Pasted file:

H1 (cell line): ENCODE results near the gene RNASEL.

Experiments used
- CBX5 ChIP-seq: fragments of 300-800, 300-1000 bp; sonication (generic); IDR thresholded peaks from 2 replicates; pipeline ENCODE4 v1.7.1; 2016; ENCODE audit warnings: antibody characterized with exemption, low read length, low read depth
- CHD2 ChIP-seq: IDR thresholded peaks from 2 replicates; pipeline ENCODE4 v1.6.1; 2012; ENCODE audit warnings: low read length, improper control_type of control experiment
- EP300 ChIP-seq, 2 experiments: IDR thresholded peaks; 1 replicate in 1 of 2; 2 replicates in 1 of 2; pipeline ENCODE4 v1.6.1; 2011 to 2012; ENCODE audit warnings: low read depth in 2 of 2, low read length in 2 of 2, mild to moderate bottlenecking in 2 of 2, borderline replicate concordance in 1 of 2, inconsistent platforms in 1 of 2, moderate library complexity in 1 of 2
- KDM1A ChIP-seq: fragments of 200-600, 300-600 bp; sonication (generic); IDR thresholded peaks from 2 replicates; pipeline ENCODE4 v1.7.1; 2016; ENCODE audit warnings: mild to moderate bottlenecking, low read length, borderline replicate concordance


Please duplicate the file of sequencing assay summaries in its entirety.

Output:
H1 (cell line): ENCODE results near the gene RNASEL.

Experiments used
- CBX5 ChIP-seq: fragments of 300-800, 300-1000 bp; sonication (generic); IDR thresholded peaks from 2 replicates; pipeline ENCODE4 v1.7.1; 2016; ENCODE audit warnings: antibody characterized with exemption, low read length, low read depth
- CHD2 ChIP-seq: IDR thresholded peaks from 2 replicates; pipeline ENCODE4 v1.6.1; 2012; ENCODE audit warnings: low read length, improper control_type of control experiment
- EP300 ChIP-seq, 2 experiments: IDR thresholded peaks; 1 replicate in 1 of 2; 2 replicates in 1 of 2; pipeline ENCODE4 v1.6.1; 2011 to 2012; ENCODE audit warnings: low read depth in 2 of 2, low read length in 2 of 2, mild to moderate bottlenecking in 2 of 2, borderline replicate concordance in 1 of 2, inconsistent platforms in 1 of 2, moderate library complexity in 1 of 2
- KDM1A ChIP-seq: fragments of 200-600, 300-600 bp; sonication (generic); IDR thresholded peaks from 2 replicates; pipeline ENCODE4 v1.7.1; 2016; ENCODE audit warnings: mild to moderate bottlenecking, low read length, borderline replicate concordance